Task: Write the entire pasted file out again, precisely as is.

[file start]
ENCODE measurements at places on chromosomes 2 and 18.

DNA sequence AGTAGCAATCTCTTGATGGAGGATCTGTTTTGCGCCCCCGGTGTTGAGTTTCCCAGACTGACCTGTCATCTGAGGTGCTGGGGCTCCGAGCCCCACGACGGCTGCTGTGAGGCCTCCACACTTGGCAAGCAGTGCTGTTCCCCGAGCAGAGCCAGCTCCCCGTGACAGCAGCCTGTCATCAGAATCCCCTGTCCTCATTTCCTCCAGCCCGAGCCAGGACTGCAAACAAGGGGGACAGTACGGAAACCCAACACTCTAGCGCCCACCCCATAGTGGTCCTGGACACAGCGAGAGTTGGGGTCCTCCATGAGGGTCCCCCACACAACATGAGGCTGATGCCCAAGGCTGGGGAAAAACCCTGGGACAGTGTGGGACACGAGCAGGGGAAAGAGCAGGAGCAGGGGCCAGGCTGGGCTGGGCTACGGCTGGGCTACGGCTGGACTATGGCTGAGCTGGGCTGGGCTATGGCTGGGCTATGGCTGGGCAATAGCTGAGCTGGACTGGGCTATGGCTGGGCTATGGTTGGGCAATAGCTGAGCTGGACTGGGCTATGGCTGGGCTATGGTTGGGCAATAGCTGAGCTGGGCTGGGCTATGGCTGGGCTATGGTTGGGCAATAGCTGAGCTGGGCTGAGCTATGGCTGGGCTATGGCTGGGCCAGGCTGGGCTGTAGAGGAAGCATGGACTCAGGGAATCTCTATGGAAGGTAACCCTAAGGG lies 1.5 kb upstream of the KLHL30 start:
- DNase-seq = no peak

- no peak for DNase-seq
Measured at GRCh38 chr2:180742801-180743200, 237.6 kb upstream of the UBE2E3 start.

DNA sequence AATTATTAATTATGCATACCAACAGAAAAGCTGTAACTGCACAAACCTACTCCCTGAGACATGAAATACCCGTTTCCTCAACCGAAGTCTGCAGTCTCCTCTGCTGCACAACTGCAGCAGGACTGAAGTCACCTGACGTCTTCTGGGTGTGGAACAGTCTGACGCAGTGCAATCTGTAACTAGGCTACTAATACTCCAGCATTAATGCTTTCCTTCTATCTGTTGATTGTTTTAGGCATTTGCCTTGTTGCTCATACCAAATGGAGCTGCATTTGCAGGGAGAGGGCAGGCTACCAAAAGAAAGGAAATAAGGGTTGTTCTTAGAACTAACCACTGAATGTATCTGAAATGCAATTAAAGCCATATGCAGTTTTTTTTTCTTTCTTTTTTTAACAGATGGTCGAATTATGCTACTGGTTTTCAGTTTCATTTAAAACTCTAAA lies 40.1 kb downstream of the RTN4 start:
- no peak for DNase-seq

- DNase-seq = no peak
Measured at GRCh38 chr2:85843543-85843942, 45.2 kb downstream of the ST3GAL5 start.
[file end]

ENCODE measurements at places on chromosomes 2 and 18.

DNA sequence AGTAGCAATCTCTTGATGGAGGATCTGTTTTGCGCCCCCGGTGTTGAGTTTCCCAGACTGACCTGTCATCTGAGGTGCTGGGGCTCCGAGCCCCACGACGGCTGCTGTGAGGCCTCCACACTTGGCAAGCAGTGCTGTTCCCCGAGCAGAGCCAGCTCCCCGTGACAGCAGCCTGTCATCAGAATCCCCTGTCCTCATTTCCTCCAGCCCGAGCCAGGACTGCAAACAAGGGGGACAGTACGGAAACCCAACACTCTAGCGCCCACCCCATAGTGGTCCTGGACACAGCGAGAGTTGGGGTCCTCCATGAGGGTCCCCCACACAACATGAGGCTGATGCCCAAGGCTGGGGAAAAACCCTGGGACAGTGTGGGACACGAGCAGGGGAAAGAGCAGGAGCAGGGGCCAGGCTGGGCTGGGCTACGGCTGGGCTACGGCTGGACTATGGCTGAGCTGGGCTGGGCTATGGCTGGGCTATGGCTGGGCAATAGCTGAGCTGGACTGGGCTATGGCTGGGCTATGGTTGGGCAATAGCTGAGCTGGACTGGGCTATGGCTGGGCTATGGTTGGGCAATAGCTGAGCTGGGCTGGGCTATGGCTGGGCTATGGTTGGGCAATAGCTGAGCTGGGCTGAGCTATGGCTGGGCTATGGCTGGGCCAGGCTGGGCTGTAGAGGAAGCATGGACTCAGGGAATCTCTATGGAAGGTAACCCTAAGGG lies 1.5 kb upstream of the KLHL30 start:
- DNase-seq = no peak

- no peak for DNase-seq
Measured at GRCh38 chr2:180742801-180743200, 237.6 kb upstream of the UBE2E3 start.

DNA sequence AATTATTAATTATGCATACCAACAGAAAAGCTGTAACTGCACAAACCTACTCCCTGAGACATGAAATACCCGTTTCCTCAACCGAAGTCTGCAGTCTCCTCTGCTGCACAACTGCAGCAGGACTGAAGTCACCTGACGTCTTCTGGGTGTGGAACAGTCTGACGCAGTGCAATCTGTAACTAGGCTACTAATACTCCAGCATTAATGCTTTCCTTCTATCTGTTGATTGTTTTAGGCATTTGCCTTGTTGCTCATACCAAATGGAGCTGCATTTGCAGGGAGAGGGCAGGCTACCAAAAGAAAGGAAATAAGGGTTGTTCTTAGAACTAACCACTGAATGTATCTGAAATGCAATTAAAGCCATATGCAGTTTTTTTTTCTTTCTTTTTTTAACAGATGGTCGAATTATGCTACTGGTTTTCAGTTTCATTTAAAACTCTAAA lies 40.1 kb downstream of the RTN4 start:
- no peak for DNase-seq

- DNase-seq = no peak
Measured at GRCh38 chr2:85843543-85843942, 45.2 kb downstream of the ST3GAL5 start.